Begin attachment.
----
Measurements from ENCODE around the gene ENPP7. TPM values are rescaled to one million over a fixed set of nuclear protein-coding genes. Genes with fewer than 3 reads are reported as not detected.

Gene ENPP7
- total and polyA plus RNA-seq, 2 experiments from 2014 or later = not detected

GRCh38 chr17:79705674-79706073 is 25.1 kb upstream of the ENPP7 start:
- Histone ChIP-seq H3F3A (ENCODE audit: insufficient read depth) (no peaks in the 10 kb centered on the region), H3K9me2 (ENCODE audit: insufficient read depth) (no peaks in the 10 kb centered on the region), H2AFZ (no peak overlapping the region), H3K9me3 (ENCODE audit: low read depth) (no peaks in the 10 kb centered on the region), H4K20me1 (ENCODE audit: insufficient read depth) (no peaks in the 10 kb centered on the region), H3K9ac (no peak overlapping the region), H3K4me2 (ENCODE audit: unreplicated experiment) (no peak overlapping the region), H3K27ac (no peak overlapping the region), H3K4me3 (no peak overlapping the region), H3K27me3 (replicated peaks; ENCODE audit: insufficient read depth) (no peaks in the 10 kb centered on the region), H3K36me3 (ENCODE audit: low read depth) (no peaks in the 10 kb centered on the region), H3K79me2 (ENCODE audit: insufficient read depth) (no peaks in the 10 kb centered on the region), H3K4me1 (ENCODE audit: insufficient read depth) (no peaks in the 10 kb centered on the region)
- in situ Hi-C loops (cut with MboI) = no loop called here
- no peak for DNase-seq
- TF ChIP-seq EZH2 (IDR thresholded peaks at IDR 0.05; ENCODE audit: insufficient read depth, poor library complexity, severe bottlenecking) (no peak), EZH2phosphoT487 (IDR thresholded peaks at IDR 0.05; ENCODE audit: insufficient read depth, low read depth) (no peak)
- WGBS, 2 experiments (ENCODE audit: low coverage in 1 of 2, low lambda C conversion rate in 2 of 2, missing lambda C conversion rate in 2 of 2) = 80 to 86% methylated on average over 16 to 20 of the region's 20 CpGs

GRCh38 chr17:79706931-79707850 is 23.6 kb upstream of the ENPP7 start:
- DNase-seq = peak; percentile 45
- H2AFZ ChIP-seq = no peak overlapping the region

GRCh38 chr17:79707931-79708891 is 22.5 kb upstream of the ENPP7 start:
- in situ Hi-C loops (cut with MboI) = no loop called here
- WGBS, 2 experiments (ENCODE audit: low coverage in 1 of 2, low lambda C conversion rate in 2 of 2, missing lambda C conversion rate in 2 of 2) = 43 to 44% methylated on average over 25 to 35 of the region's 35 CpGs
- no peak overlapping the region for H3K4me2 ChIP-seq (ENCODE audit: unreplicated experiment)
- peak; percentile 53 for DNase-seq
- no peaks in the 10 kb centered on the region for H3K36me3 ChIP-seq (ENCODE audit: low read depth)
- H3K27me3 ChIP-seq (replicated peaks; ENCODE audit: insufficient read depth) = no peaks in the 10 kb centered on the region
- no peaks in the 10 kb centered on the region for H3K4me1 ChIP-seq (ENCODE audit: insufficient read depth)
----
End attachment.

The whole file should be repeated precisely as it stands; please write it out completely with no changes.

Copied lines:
Measurements from ENCODE around the gene ENPP7. TPM values are rescaled to one million over a fixed set of nuclear protein-coding genes. Genes with fewer than 3 reads are reported as not detected.

Gene ENPP7
- total and polyA plus RNA-seq, 2 experiments from 2014 or later = not detected

GRCh38 chr17:79705674-79706073 is 25.1 kb upstream of the ENPP7 start:
- Histone ChIP-seq H3F3A (ENCODE audit: insufficient read depth) (no peaks in the 10 kb centered on the region), H3K9me2 (ENCODE audit: insufficient read depth) (no peaks in the 10 kb centered on the region), H2AFZ (no peak overlapping the region), H3K9me3 (ENCODE audit: low read depth) (no peaks in the 10 kb centered on the region), H4K20me1 (ENCODE audit: insufficient read depth) (no peaks in the 10 kb centered on the region), H3K9ac (no peak overlapping the region), H3K4me2 (ENCODE audit: unreplicated experiment) (no peak overlapping the region), H3K27ac (no peak overlapping the region), H3K4me3 (no peak overlapping the region), H3K27me3 (replicated peaks; ENCODE audit: insufficient read depth) (no peaks in the 10 kb centered on the region), H3K36me3 (ENCODE audit: low read depth) (no peaks in the 10 kb centered on the region), H3K79me2 (ENCODE audit: insufficient read depth) (no peaks in the 10 kb centered on the region), H3K4me1 (ENCODE audit: insufficient read depth) (no peaks in the 10 kb centered on the region)
- in situ Hi-C loops (cut with MboI) = no loop called here
- no peak for DNase-seq
- TF ChIP-seq EZH2 (IDR thresholded peaks at IDR 0.05; ENCODE audit: insufficient read depth, poor library complexity, severe bottlenecking) (no peak), EZH2phosphoT487 (IDR thresholded peaks at IDR 0.05; ENCODE audit: insufficient read depth, low read depth) (no peak)
- WGBS, 2 experiments (ENCODE audit: low coverage in 1 of 2, low lambda C conversion rate in 2 of 2, missing lambda C conversion rate in 2 of 2) = 80 to 86% methylated on average over 16 to 20 of the region's 20 CpGs

GRCh38 chr17:79706931-79707850 is 23.6 kb upstream of the ENPP7 start:
- DNase-seq = peak; percentile 45
- H2AFZ ChIP-seq = no peak overlapping the region

GRCh38 chr17:79707931-79708891 is 22.5 kb upstream of the ENPP7 start:
- in situ Hi-C loops (cut with MboI) = no loop called here
- WGBS, 2 experiments (ENCODE audit: low coverage in 1 of 2, low lambda C conversion rate in 2 of 2, missing lambda C conversion rate in 2 of 2) = 43 to 44% methylated on average over 25 to 35 of the region's 35 CpGs
- no peak overlapping the region for H3K4me2 ChIP-seq (ENCODE audit: unreplicated experiment)
- peak; percentile 53 for DNase-seq
- no peaks in the 10 kb centered on the region for H3K36me3 ChIP-seq (ENCODE audit: low read depth)
- H3K27me3 ChIP-seq (replicated peaks; ENCODE audit: insufficient read depth) = no peaks in the 10 kb centered on the region
- no peaks in the 10 kb centered on the region for H3K4me1 ChIP-seq (ENCODE audit: insufficient read depth)